Since alprazolam was rescheduled to S8, there has been a notable reduction in overall use and adverse events, a study published today has found.
Interrupted Time Series Analysis of the Effect of Rescheduling Alprazolam in Australia: Taking Control of Prescription Drug Use, published in JAMA Internal Medicine, showed that the February 2014 rescheduling decision has led to a drop in prescriptions for the drug by 22%.
It has also cut the number of alprazolam-related calls to the Poisons Information Centre by 50% in the first 12 months.
Alprazolam (Xanax) has been implicated in several high-profile overdoses, including that of actor Heath Ledger, who died in 2008.
The study used data from a 10% random sample of PBS data, including authorities to prescribe and pharmacy claims for dispensed medicines, over the period February 2010 to July 2015.
The authors calculated the monthly number of alprazolam prescriptions per 100,000 population; dispensings of PBS-listed benzodiazepines (alprazolam, diazepam, oxazepam, nitrazepam and temazepam); and switching from alprazolam to a new benzodiazepine, antidepressant or antipsychotic.
The rescheduling decision has been particularly useful in reducing long-term use of the drug, the study shows.
“In Australia, selectively rescheduling alprazolam led to a reduction in overall use and adverse events and increased switching to less toxic benzodiazepines,” the authors wrote.
“More important, the greatest decrease in use was in individuals using alprazolam inappropriately in the long term.
“Rescheduling opioids to address misuse in the United States has similarly resulted in decreased use.
“Our findings suggest that when one medicine within a class is more toxic and/or more commonly abused, selective rescheduling should be considered to address its misuse.”
Study co-author Dr Rose Cairns, a pharmacist and Senior Poisons Specialist: Research at Poisons Information, told the AJP that these were positive findings.
“Since alprazolam is more toxic than other benzodiazepines with no additional therapeutic benefit, a decline in use (including a switch to less problematic benzodiazepines) is positive,” Dr Cairns says.
“We also saw a decrease in intentional poisonings with alprazolam, with no concurrent increase in poisonings with other benzodiazepines, which is a good outcome.”
She says that pharmacists can play a strong role in reducing the inappropriate use of alprazolam, including giving patients recently started on the drug information about its S8 status and the importance of short-term use.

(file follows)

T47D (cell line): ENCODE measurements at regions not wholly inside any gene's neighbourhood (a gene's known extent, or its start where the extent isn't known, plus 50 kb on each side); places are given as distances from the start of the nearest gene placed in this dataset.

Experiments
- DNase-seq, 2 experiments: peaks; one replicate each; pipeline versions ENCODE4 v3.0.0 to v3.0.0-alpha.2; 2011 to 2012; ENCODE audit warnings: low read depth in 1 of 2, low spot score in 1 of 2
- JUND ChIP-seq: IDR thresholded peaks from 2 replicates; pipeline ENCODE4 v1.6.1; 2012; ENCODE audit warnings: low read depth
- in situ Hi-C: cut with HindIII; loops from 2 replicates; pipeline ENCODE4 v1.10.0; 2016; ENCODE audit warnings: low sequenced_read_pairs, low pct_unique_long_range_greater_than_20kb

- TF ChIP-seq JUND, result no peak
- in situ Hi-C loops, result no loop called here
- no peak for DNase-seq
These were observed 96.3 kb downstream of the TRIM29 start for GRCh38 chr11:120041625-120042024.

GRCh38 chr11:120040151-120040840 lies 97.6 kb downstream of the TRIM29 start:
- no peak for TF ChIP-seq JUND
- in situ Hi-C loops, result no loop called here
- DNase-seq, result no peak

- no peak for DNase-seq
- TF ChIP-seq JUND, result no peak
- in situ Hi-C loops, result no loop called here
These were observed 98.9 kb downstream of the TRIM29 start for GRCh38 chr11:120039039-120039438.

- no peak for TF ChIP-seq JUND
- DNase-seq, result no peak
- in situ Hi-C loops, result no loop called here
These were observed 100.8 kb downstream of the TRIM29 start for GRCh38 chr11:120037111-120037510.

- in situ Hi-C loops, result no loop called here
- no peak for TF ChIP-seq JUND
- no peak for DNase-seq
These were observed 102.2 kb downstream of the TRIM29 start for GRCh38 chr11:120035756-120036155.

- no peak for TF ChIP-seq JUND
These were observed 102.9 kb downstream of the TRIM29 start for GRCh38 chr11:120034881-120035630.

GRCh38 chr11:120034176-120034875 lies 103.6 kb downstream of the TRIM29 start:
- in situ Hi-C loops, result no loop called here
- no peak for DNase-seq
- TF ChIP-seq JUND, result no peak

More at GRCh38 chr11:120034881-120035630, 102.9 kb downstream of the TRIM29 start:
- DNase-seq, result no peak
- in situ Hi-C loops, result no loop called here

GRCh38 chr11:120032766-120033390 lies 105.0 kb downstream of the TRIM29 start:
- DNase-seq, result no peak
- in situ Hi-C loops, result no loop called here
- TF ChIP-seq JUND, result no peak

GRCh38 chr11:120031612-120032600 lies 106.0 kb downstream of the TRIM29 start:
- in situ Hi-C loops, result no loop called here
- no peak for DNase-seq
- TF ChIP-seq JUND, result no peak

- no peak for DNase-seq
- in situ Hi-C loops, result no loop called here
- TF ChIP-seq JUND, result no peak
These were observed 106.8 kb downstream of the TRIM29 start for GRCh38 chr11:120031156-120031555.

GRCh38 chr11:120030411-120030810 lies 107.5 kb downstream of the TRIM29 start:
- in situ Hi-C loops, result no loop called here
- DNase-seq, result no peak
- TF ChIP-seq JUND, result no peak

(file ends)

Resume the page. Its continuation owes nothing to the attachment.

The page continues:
“The decision to up-schedule alprazolam was quite widely publicised at the time and information for patients was released by state governments,” she says. “Patients newly prescribed alprazolam may ask why there are additional rules compared to Schedule 4 medications.
“Pharmacists can play a role in explaining that alprazolam is potent and fast acting, and that it is more controlled to prevent harms from misuse.
“They can also use the opportunity to discuss the appropriate, short-term, use of the medication.
“It may be useful to explain that beneficial effects (like being able to get to sleep) wear off over time and with ongoing use they are at increased risk of becoming dependent.
“If a pharmacist identifies potentially problematic use, they can refer the patient to their GP for a re-evaluation of their condition, for consideration of other options (including non-pharmacological), and for specialist referral, where appropriate.”
Pharmacists are uniquely placed to identify inappropriate use of medications including benzodiazepines, Dr Cairns told the AJP.
“They can identify how often scripts are being filled which can indicate escalating use/misuse.
“Pharmacists are well-placed to identify whether the patient is getting scripts from multiple prescribers (doctor shopping), and can also be on the lookout for forged/altered prescriptions.”
She says a prescription monitoring program to help identify doctor shopping and misuse could be very useful.
The study did not examine private prescriptions for alprazolam, which make up about a third of scripts for the drug.
The authors said that more research is needed to determine how the rescheduling affected the private benzodiazepine market.
“Currently there is no easy way to access data on private prescribing/dispensing,” Dr Cairns told the AJP.
“Ideally we would be able to access this to provide a more comprehensive picture of alprazolam use.
“We would like to know whether patterns of alprazolam use are the same in the private market and PBS market (e.g. is there the same trend following re-scheduling, what is the prevalence of long-term use?)”